Make no mistake

Last week I got to visit the painting studio of a very talented Finnish artist, Fanny Tavastila (check her out on Instagram, I really love her paintings: @fannytavastila). Seeing her space and hearing her talk about her creative process was both interesting and inspirational, but it also gave me food for thought.

One of the things she talked about was how she deals with mistakes. Like when she adds something to a painting and changes her mind, but can’t conceal it completely. Or if something happens and leaves a mark, which can’t be corrected.

What she does is simply let it be a part of the painting. The reason is that any mistakes are part of the creative process and the painting simply wouldn’t be what it is without that process. So she doesn’t worry about it too much. After all, it’s also part of what makes that particular painting unique. It’s part of the story.

This really resonated with me, because isn’t this also true for people? I have made plenty of mistakes in my life – we all have. But when asked what I would do differently if I could do it over again, I’m not sure that I would do anything differently. Even though there are situations I really wouldn’t have minded doing without, without those mistakes I wouldn’t be who I am today. I mean to be honest, the bigger the mistake, the more I learned about me and the world around me.

Besides, I didn’t plan on making mistakes. I was just acting to the best of my knowledge and ability, because that was who I was at the time. Now, luckily, thanks to my mistakes I know better.

But this is actually a problem in society and in many organizational settings today. We aren’t very forgiving of ourselves or of others, and we tend to strive for perfection. We worry about making mistakes at work, even though we are bound to make them if we take risks or develop something new. And we cannot learn new things if we don’t try.

So on the one hand we talk about the learning organization, and on the other hand we don’t really have a lot of patience for mistakes. Although risk taking is seen as a strength, mistakes are seen as a weakness. That, if anything, is a contradiction.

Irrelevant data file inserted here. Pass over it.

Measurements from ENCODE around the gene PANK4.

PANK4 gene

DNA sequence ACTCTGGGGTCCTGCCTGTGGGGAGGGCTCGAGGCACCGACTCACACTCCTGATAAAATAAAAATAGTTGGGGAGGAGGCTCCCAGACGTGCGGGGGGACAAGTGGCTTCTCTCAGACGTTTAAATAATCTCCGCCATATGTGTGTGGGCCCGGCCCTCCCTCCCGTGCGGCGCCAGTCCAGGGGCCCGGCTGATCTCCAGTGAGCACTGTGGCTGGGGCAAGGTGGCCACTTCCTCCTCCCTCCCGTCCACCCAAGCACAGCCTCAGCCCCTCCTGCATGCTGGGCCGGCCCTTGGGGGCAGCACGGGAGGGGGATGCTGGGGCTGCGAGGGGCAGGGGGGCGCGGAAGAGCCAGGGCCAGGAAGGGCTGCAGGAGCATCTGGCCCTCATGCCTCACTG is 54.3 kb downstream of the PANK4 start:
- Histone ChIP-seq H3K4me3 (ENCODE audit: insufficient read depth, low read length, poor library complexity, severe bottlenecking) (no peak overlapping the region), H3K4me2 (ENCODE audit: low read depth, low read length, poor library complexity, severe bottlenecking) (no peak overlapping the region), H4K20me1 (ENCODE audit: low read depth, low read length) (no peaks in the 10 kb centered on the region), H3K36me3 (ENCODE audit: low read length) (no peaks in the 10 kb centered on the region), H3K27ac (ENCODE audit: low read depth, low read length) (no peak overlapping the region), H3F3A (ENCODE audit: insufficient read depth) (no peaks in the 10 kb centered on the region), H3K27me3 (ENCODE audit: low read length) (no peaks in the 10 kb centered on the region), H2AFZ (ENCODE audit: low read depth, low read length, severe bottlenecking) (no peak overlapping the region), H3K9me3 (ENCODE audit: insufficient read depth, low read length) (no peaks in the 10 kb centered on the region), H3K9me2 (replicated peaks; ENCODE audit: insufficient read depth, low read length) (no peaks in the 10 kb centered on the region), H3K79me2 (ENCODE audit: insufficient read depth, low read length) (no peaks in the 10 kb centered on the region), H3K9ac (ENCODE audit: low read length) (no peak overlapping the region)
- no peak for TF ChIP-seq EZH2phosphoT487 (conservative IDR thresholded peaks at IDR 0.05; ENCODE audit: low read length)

Another thing people often see as a weakness, is asking for help or admitting that they don’t know something. The other night, my husband and I were having another one of our kitchen table discussions, and he was telling me about an article he had read about corporate leaders who struggle when they don’t have all the answers. They often feel alone because they don’t have anyone they can ask for help.

My spontaneous reaction was, well what about their team? That’s why experts are recruited, to solve problems and provide answers to difficult questions so that ‘we’ as an organization can figure out what the way forward is. No one should even expect the leader to have all the answers, but still, apparently, they often don’t feel comfortable asking for help and admitting that they don’t.

Think about it. If you can’t support each other as a team, should it really be called a work community? I mean, to me it doesn’t really sound like a community at all, it sounds more like a random group of people.

But the same goes for others too. It is not only leaders who have trouble admitting they don’t know in the fear of being perceived as weak, or dumb, or just unprepared. What I have found though, is that if you’re wondering about something you should just ask, even if you’re worried it’s a stupid question. If it isn’t clear to you, it probably isn’t clear to others either. And no matter what others may think, the one who actually asks finds out, while the one who doesn’t just continues not to know.

Advertisements

Put your money where your mouth is

Yesterday was the first day of the rest of my life. That’s what it felt like. And Wednesday marked the end of an era. After almost six years with my previous employer, I have changed jobs. Or actually I’m still doing the same job – my research project on men opting out – I’m just doing it at another university.